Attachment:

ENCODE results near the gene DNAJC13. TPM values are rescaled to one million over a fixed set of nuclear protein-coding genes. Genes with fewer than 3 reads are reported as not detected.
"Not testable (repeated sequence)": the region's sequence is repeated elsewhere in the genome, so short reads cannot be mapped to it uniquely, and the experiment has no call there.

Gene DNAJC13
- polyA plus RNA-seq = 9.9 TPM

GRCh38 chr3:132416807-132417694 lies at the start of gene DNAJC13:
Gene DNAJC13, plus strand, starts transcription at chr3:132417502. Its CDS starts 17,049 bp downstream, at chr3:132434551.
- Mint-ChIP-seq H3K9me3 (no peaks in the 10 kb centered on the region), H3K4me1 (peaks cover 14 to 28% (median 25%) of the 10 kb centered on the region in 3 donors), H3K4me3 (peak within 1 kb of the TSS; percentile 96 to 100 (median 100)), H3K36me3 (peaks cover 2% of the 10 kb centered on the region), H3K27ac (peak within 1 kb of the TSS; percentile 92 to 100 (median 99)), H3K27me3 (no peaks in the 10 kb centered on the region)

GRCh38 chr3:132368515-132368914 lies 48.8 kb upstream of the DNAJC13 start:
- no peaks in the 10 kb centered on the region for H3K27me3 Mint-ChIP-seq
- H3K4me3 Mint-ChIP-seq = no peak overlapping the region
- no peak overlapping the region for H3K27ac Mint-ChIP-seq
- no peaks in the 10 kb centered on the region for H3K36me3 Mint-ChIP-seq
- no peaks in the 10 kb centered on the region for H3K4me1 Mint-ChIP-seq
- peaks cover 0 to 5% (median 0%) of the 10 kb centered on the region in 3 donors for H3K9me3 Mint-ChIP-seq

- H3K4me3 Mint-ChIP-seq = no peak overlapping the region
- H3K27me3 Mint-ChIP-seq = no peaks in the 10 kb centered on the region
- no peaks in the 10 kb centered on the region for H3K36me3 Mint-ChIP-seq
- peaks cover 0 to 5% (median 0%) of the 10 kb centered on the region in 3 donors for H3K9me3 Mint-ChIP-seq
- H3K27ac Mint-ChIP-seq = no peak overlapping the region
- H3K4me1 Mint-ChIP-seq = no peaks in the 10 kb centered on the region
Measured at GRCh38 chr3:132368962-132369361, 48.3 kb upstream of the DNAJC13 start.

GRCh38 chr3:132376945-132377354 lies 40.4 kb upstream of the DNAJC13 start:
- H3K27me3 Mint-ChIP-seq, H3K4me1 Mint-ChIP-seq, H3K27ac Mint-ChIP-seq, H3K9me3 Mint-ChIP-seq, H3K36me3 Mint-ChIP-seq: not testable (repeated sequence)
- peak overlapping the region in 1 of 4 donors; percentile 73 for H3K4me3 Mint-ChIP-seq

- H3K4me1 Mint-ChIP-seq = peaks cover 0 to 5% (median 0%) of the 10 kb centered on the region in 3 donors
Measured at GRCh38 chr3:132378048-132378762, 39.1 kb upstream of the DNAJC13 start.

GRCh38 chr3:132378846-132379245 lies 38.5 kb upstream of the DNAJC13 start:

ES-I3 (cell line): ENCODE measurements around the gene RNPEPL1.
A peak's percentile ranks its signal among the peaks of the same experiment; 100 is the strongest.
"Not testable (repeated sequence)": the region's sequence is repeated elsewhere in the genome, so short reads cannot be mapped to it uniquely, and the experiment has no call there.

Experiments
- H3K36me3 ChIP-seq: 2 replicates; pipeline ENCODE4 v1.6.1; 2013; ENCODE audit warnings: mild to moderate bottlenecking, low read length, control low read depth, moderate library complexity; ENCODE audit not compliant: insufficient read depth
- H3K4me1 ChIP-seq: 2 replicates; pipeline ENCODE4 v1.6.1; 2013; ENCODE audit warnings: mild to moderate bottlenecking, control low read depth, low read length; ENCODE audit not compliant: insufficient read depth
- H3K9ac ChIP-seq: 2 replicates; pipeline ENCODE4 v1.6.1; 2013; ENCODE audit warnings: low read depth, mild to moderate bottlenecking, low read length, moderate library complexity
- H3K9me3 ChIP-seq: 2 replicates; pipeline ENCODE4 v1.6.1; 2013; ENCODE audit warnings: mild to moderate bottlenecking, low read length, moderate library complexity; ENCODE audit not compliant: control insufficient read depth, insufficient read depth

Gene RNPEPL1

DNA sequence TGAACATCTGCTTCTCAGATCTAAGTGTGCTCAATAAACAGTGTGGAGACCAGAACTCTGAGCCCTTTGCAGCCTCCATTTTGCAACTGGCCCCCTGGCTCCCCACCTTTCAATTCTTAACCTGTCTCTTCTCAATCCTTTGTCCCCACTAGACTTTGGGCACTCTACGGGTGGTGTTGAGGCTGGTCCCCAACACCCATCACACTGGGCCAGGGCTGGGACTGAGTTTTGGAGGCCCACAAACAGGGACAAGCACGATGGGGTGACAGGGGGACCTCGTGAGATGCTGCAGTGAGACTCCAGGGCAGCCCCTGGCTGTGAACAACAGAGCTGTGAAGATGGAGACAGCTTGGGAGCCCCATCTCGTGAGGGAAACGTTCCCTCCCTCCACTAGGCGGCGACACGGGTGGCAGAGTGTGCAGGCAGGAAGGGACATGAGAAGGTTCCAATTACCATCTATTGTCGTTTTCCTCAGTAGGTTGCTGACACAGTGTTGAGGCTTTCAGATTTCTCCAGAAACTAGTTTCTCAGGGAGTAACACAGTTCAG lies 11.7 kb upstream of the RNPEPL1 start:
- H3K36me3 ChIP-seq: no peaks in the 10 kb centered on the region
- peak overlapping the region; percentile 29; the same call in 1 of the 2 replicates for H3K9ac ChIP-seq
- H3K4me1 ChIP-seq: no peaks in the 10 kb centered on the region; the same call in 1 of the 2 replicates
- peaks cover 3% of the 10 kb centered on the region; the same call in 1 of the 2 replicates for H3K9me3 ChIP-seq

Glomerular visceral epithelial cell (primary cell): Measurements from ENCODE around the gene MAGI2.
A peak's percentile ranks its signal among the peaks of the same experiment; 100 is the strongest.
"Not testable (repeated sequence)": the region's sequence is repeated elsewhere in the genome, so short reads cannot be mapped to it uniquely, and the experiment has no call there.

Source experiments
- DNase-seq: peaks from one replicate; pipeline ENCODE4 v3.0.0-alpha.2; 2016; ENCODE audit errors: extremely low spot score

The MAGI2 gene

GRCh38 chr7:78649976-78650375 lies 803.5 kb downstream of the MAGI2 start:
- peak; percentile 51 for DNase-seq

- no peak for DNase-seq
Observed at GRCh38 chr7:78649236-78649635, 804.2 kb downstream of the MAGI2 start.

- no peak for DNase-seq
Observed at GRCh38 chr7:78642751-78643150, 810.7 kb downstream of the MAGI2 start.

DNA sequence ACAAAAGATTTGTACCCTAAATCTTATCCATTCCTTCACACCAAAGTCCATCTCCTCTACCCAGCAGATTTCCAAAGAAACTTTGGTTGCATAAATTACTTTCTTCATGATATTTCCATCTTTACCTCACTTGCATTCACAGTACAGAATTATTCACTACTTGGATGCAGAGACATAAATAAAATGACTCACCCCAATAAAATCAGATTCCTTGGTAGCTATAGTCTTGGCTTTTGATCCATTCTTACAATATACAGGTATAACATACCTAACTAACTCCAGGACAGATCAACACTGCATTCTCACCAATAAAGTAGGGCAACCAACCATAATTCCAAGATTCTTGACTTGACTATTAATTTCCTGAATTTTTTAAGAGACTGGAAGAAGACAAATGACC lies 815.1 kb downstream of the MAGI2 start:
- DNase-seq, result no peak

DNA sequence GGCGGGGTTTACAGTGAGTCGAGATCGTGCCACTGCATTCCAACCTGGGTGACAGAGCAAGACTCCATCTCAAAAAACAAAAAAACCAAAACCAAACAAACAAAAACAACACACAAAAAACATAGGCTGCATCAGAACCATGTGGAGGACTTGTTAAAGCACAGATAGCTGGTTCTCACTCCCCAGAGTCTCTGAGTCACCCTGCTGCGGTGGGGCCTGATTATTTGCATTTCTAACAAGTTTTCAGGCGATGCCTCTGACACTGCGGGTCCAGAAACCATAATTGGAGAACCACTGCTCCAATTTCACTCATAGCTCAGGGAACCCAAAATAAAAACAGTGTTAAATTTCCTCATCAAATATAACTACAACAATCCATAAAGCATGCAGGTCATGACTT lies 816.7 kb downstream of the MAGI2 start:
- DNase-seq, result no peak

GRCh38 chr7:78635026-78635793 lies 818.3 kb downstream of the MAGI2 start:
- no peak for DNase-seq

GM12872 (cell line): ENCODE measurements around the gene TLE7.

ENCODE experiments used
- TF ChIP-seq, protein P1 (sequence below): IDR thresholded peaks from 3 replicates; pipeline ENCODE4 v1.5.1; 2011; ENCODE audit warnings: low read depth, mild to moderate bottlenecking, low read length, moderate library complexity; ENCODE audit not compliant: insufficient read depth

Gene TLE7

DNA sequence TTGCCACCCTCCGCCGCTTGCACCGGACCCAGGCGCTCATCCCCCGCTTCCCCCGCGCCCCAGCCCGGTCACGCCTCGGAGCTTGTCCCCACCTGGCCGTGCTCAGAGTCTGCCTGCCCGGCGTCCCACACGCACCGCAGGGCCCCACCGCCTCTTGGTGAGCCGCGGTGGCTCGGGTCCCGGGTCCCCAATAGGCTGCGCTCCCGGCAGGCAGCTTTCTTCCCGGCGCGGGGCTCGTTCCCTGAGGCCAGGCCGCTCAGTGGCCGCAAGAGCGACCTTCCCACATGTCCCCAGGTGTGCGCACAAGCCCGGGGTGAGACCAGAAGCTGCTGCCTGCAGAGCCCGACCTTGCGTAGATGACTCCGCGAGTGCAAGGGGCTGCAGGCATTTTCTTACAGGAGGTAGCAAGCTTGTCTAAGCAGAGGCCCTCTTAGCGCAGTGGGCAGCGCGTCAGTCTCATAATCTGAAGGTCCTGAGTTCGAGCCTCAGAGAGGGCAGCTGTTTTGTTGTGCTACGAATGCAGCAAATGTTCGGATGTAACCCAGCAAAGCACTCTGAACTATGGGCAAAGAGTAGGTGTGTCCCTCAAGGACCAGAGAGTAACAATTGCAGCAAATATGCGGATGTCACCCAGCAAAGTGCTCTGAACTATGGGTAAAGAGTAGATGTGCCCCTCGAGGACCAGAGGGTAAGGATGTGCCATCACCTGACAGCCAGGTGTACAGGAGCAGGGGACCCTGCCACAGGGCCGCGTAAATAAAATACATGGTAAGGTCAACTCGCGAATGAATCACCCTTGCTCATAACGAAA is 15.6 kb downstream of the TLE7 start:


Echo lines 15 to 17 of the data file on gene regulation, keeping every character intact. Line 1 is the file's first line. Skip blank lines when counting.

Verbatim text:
- H3K4me3 Mint-ChIP-seq = no peak overlapping the region
- H3K27me3 Mint-ChIP-seq = no peaks in the 10 kb centered on the region
- no peaks in the 10 kb centered on the region for H3K36me3 Mint-ChIP-seq